Xen: Approach and Overview New approach - paravirtualization – Virtual hardware is similar, not identical to the underlying hardware Partial view of the underlying hardware No modification of applications VMs handle paging – No shadow tables required Real, virtual and clock time provided Need modifications to the OS – porting to Xen for every version of every OS

System Control Mechanism Separation of policy and mechanism Domain0 hosts the application-level management software – Creation and deletion of virtual network interfaces and block devices

System Control Mechanism Control Transfer: Hypercalls and Events Hypercall: synchronous calls from a domain to Xen – Analogous to system calls Events: asynchronous notifications from Xen to domains – Replace device interrupts

CPU Design X86 supports 4 levels of privileges – 0 for OS, and 3 for applications – Xen downgrades the privilege of OSes – System-call and page-fault handlers registered to Xen – “fast handlers” for most exceptions, Xen isn’t involved

CPU Implementation Borrowed virtual time scheduling – Allows temporary violations of fair sharing to favor recently-woken domains – Goal: reduce wake-up latency

Time and Timers Xen provides each guest OS with – Real time (since machine boot) – Virtual time (time spent for execution) – Wall-clock time Each guest OS can program a pair of alarm timers – Real time – Virtual time

Memory Design The conventional easier approach: – Software managed TLB Associate address space IDs with TLB tags Allow coexistence of OSes Avoid TLB flushing across OS boundaries

Memory Design X86 does not have software managed TLB – Xen exists at the top 64MB of every address space – Avoid TLB flushing when an guest OS enters/exits Xen – Each OS can only map to memory it owns – Writes are validated by Xen

Physical Memory Implementation Reserved at domain creation times Memory statically partitioned among domains XenoLinux’s balloon driver Does not guarantee contiguous allocation of memory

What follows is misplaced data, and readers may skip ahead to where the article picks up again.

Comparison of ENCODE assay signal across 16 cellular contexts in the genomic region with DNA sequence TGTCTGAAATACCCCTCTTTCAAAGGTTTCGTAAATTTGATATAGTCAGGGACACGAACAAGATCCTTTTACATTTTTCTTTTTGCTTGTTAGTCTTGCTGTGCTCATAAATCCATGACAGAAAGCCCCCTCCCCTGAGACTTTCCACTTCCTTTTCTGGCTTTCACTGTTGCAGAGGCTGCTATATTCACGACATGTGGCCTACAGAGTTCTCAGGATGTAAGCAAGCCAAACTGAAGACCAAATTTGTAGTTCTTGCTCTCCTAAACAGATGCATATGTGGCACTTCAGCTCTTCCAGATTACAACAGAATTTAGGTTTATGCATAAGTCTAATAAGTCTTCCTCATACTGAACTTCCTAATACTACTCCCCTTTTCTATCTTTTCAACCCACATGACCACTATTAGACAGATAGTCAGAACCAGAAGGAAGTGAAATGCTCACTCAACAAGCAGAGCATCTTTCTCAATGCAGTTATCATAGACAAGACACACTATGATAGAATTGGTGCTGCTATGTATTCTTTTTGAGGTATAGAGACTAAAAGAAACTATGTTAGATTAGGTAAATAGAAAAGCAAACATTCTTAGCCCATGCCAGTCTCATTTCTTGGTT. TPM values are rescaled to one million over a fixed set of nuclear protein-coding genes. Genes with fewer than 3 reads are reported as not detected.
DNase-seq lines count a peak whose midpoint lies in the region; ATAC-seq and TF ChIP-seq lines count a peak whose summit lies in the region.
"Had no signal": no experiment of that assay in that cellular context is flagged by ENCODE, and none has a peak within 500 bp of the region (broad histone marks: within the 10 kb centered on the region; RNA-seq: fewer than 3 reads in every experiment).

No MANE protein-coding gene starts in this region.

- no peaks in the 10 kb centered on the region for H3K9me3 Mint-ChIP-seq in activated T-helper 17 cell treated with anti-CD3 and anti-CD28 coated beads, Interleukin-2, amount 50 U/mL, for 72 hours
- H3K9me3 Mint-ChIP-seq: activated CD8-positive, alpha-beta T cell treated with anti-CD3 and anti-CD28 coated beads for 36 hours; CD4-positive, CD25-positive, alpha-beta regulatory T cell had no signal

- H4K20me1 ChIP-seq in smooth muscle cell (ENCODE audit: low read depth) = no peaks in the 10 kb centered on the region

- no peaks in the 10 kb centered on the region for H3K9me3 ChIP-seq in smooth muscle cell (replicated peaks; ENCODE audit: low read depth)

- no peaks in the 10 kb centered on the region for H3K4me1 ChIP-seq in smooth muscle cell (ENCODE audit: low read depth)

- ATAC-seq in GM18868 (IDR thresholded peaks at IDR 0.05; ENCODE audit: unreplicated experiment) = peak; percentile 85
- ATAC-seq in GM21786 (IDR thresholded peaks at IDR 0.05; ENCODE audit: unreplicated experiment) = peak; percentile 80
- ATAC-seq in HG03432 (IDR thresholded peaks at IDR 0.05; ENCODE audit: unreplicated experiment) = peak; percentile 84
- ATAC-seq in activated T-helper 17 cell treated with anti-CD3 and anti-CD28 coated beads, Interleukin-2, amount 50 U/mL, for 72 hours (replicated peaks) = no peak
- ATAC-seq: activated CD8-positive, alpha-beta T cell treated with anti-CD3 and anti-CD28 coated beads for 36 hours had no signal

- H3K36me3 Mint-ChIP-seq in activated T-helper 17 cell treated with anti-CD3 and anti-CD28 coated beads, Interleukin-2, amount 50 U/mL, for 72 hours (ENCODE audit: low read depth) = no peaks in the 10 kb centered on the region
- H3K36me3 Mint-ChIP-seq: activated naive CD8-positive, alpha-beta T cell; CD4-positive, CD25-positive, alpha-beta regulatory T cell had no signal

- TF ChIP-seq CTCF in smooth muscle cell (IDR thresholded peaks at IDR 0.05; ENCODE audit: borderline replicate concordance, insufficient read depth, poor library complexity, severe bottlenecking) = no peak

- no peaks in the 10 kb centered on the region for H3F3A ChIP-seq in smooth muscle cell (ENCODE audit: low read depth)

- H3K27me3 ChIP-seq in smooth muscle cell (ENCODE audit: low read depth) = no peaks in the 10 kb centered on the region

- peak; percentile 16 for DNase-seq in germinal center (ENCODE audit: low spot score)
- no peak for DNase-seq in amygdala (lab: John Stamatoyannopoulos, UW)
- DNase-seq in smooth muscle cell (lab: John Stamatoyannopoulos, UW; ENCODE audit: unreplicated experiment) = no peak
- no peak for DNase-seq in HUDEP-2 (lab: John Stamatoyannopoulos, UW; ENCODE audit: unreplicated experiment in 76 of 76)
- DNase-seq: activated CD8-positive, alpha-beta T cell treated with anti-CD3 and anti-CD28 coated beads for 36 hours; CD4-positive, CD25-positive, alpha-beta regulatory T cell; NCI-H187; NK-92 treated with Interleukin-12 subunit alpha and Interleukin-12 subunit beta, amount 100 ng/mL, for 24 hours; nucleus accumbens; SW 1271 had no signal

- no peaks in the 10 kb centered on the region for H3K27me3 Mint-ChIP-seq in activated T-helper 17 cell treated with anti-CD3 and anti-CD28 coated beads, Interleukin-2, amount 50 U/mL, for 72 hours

Virtual Address Translation No shadow pages (VMWare) Xen provides constrained but direct MMU updates All guest OSes have read-only accesses to page tables Updates are batched into a single hypercall

Device I/O Design Xen exposes a set of simple device abstractions Allows an efficient interface which provides protection and isolation I/O data transfer between domains via Xen

Data Transfer: I/O Rings Zero-copy semantics

Disk Access Implementation Only Domain0 has direct access to disks Other domains need to use virtual block devices – Use the I/O ring – Reorder requests prior to enqueuing them on the ring – If permitted, Xen will also reorder requests to improve performance Use DMA (zero copy)

Network Virtual firewall-router attached to all domains Round-robin packet scheduler To send a packet, enqueue a buffer descriptor into the transmit ring Use scatter-gather DMA (no packet copying) – A domain needs to exchange page frame to avoid copying – Page-aligned buffering

The Cost of Porting an OS to Xen Architecture Independent (78 lines) Virtual Block Device driver (1070 lines) Virtual Network driver (484 lines) Xen specific (1363 lines) 2% of code-base